McDONOUGH — Former Henry County Police officer David Rose is scheduled for arraignment on Sept. 18 at 9 a.m. before Judge Holly Veal.
On March 19, Rose pleaded not guilty to one misdemeanor charge of simple battery in the Dec. 2, 2017, arrest of former NFL football player Desmond Marrow. Henry County District Attorney Darius Pattillo told the court that he and Rose had supposedly agreed on a plea deal and that the not guilty plea came as a surprise.
Under that deal, Rose would have surrendered his POST certification and taken an anger management class to avoid time behind bars.
However, Rose’s attorney, Lee Sexton, said that Rose did not want to give up his law enforcement career and changed his plea at the last minute.
The county brought the case before a grand jury, which indicted Rose on two counts of violation of his oath as a public officer and one count each of simple battery, false official writings and making a false statement.
Rose and Donaldson allegedly used excessive force to subdue Marrow while responding to a road rage call on Dec. 2, 2017. Marrow has said that two white men threw a cup of hot coffee at his truck and called him a racial epithet.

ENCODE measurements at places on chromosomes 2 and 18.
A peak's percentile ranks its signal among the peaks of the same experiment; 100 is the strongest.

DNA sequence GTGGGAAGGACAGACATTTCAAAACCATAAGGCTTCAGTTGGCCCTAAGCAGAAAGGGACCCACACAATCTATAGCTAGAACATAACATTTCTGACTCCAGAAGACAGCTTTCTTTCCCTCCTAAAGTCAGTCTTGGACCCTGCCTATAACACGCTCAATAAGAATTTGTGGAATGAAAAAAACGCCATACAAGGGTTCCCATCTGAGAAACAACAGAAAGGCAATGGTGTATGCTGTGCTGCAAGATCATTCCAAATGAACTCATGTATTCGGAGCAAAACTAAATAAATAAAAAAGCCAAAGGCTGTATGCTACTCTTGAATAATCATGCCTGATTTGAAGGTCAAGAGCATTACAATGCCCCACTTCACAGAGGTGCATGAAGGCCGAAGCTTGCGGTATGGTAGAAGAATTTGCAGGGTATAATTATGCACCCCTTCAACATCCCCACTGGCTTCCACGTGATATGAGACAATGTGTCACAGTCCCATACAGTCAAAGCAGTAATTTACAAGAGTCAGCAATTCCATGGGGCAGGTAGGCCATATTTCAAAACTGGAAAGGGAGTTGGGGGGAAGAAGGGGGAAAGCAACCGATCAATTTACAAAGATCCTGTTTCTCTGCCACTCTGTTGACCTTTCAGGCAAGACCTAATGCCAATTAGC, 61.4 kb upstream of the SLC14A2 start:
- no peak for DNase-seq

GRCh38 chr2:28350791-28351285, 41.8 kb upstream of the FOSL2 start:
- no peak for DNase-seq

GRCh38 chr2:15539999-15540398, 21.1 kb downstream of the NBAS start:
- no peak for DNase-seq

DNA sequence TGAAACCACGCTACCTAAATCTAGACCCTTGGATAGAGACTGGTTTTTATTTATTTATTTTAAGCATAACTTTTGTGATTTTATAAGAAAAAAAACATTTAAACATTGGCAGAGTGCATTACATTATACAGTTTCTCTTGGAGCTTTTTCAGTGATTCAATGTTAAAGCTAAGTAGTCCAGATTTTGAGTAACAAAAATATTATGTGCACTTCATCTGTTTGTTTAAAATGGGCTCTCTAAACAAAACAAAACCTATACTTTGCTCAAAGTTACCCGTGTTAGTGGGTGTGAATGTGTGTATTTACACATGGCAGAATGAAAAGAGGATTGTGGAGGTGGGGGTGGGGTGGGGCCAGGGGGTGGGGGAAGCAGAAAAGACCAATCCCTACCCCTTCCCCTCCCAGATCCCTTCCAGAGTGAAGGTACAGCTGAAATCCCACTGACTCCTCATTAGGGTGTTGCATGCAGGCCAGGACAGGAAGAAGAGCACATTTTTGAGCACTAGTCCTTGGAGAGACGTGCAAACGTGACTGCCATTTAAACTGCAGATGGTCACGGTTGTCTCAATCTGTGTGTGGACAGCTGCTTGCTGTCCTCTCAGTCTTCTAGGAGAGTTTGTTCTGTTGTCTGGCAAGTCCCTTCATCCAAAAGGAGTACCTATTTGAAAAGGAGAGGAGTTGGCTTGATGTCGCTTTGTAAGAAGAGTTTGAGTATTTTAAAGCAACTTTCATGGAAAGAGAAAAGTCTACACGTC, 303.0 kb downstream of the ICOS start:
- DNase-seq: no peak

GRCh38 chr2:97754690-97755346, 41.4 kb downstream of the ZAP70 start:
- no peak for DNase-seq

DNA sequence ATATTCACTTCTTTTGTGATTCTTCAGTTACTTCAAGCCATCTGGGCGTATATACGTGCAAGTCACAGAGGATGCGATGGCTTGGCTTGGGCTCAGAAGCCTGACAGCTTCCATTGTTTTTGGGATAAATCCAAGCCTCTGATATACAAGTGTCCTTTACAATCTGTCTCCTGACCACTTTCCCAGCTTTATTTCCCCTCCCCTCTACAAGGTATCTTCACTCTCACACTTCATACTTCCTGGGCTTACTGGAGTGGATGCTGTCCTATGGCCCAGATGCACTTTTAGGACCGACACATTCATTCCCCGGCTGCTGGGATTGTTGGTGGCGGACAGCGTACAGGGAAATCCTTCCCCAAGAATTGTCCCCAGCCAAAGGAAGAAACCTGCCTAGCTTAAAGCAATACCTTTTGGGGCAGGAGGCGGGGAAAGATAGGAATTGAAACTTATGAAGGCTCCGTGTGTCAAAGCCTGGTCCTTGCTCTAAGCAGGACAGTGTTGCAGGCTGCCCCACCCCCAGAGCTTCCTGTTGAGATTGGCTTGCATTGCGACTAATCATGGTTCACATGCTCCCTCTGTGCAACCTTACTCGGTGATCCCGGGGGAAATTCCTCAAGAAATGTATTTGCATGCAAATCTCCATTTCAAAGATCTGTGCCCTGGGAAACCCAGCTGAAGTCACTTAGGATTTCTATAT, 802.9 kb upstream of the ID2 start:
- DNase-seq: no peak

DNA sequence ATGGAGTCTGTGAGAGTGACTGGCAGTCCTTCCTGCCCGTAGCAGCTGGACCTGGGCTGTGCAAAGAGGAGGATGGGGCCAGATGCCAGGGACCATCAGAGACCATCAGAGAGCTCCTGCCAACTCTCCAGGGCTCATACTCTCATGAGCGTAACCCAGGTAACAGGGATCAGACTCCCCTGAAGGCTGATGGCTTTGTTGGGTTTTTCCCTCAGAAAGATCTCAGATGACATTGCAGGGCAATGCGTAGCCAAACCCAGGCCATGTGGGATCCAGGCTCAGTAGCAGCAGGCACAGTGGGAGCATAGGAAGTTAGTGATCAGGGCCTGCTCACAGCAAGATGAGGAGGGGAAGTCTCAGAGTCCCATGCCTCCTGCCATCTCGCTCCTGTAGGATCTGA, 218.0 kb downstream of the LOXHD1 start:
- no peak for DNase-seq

Video of the arrest shows Marrow telling the officers he’s not resisting, then the officers forcing him to the ground, with Rose grabbing Marrow by the windpipe and Marrow repeating “I can’t breathe” before apparently losing consciousness. Marrow, who pleaded no contest to reckless driving, aggressive driving and obstructing a police officer and nolle prosse to disturbing the peace, has filed a civil suit against Rose, Chief Mark Amerman, Sheriff Keith McBrayer, County Commissioner Chair June Wood, County Manager Cheri Hobson-Matthews, Ofc. Matt Donaldson, and Henry County.
In a patrol car’s dashcam video recording, Rose could be heard saying, “I’m not going to write it down, but hell yeah, I choked that m_____f_____.”
The arrest drew national attention and raised questions as to why two different internal findings were made in the case.
HCPD conducted an internal affairs investigation immediately after the incident. It found the video showed Marrow “actively resisting and failing to comply with the officers’ instructions,” adding that “the officers (Rose and Donaldson) were professional and conducted themselves within policy guidelines.”
After the video went viral, a second internal affairs investigation was conducted, Rose was fired, Donaldson was exonerated, and felony obstruction and terroristic threats charges against Marrow were dropped.